After the COVID-19 induced lockdown was imposed in March 2020 everything shifted online, almost overnight. The concept of remote learning was new for many students as well as for teachers, still people were coping with this transition. But have you ever thought about the instructors who teach hands-on courses such as fine arts, dance, etc?
Highlighting the challenges faced by performing arts teachers and students during this pandemic era, Professor Anuradha Jonnalagadda, Department of Dance, University of Hyderabad (UoH) gave many insights while addressing the 8th series of discussion forum for online teaching (DFOT) on December 6, 2020.
The DFOT is a forum for teachers in India from different institutions teaching different kinds of subjects, to come together and share their experiences about the challenges of online teaching and the ways in which they are coping with it.
“It was not a choice, we were forced to get into this online teaching mode. Initially, I was quite reluctant because majorly all my courses were practical. But then I got into this. There was some kind of a hope that by June, 2020 we will again get back to the physical classes before the new semester begins. Over the period of time, I realized that though the beginning was a little frustrating because I was not used to teaching online, but it improved. We missed the open space in university where I used to conduct classes,” said Prof Anuradha.
She added, “During the online sessions, I lost the comfort as I couldn’t teach the fine gestures by which the students could understand that how the posture should be, whether the hand should go up or not, where to look or whether their posture is proper or not. In the classroom atmosphere I can see all my students in one frame but in the online mode, I have as many frames as the number of students and there it gets difficult. To overcome this problem I tried putting them in different groups of four or five students maximum. By these small solutions, the pedagogy started evolving gradually with time.”
“In a physical class,” Prof Anuradha said, “there is a singers supporting the dance of students. They would be singing and I would be demonstrating and the students are learning. Its a smooth, easy process. But now the chunk of new items that I would teach them has come down drastically. I have to make it into very small units, so I teach them six-seven steps only. Another issue is the space constraint; as all my students come from different backgrounds. So I modified the timings of my classes in such a manner that all of them can avail their terrace space for dancing. I have both synchronous and asynchronous classes. Asynchronous classes include recordings: separate for dance and background music, that I share with all the students either on email or whatsapp at regular intervals.”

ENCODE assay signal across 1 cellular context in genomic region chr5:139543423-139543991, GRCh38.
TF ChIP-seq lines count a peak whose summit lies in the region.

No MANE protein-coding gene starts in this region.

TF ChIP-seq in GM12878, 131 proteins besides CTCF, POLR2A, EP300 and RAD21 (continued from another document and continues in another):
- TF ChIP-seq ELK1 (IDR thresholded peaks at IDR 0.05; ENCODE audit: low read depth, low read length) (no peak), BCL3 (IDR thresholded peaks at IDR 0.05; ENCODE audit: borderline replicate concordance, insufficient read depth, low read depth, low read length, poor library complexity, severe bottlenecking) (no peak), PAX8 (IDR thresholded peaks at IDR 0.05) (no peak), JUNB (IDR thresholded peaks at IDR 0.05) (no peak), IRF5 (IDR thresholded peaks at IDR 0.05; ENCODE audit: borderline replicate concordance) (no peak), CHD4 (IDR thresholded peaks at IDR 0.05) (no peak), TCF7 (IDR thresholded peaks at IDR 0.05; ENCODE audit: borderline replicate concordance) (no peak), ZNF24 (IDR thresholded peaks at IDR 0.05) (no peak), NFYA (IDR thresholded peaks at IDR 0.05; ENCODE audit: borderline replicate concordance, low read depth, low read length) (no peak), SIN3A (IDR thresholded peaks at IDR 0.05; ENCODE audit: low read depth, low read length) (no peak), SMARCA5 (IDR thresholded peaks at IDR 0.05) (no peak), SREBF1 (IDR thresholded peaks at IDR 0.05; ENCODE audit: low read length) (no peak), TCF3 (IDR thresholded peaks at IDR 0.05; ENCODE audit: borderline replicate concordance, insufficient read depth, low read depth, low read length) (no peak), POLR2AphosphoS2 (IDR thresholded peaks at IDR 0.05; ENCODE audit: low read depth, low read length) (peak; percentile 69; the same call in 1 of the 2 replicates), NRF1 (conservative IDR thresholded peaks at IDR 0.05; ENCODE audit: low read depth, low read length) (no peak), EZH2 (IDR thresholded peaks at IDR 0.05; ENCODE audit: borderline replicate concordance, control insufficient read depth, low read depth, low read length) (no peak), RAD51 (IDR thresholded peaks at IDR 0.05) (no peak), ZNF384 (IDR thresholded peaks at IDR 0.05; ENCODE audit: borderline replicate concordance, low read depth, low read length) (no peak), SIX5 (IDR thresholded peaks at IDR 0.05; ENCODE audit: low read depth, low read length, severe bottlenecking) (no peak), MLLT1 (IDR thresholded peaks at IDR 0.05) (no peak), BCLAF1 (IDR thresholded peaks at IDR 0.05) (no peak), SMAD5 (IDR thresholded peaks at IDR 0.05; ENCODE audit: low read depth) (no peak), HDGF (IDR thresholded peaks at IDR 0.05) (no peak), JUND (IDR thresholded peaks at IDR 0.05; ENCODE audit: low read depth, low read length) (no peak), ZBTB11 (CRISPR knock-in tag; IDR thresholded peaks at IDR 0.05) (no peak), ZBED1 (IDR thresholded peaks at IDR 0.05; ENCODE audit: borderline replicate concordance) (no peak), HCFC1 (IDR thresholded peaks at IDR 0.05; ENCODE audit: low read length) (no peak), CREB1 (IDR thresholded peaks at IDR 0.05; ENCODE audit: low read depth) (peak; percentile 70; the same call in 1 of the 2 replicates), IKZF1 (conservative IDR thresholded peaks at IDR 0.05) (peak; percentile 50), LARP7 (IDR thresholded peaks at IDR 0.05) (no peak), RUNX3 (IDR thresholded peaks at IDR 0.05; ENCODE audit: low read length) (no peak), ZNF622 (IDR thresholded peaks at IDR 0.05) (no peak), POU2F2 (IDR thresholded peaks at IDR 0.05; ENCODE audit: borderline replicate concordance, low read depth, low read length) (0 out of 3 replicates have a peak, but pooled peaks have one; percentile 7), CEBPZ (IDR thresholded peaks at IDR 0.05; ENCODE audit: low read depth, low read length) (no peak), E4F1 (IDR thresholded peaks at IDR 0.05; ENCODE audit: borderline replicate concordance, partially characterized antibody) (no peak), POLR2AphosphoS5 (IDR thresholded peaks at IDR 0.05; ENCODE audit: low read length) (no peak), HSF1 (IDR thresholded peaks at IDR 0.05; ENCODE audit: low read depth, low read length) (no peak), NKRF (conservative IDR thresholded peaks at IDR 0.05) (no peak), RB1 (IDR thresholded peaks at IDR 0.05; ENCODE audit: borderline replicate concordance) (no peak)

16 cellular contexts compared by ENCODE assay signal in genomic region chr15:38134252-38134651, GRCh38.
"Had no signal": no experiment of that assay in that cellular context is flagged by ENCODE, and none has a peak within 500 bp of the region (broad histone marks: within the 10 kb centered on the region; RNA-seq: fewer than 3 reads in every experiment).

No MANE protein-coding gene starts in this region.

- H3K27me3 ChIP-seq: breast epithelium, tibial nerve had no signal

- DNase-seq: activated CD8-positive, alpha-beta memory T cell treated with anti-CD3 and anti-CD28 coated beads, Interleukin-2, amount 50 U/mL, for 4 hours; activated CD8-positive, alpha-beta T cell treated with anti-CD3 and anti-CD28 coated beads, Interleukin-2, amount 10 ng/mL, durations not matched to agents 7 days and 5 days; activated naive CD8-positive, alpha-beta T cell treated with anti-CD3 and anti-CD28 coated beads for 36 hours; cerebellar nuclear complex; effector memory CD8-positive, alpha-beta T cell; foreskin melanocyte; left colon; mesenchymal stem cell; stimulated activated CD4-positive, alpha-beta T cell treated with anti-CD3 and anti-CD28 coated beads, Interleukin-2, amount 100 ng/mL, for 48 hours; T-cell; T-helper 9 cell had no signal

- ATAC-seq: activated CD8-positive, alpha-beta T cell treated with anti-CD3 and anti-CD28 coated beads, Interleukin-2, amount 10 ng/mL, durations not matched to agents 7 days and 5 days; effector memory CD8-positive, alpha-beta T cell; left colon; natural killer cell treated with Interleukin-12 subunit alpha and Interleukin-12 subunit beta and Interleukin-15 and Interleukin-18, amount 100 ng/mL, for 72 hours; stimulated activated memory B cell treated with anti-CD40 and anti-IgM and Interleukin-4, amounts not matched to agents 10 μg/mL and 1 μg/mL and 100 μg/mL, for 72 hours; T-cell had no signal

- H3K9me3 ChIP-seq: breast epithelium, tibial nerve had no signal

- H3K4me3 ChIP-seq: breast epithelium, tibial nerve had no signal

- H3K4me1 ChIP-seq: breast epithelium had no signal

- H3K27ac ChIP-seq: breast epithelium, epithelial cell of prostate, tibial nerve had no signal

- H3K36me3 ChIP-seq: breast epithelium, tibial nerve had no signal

She continued, “When I am taking their live classes, I ask them to sit closer to their screens, as many of them do not have a laptop and use their phones for the classes, due to which I cannot see their faces clearly. After this I explain them the meaning of the song that we had planned to do that particular day, then I go into the gestures detailing, followed by the spatial directions and at last I show them how it happens and ask them to do it. That way it is almost five-six steps that it would take to teach a small piece to the students. It is effective for us and the students also put their heart into it.
“Now the evaluation part comes in different ways,” she said adding, “For instance, if they have to learn a particular jati, I will write the notation of the entire jati and then send them through whatsapp, and ask them to work on that and come back and discuss about it in the next class. Another problem is the time frame. Most of the times I don’t know whether the steps are matching with the time or not. So to overcome this issue, I asked them to record their dance videos and share with me. Once I get their performance video, I make a video call and talk to them and make the required corrections. It is however, very time consuming in comparison to physical classes.”
Winding up her talk, Prof Anuradha said that regardless of everything, nothing can replace the essence of physical classes, open atmosphere for a performing art student and teacher. “However, I was quite surprised when one of my students said that they were quite happy to see the professors interact and teach for so long in a day. We somehow have settled after one semester has almost ended. But, the new batch is again going to take time settling with the online mode. So what I have done is recorded a set of videos for them and hopefully they will also get used to this enivronment for the time being,” she added.
Contributed by Soumya Sharma, Department of Communication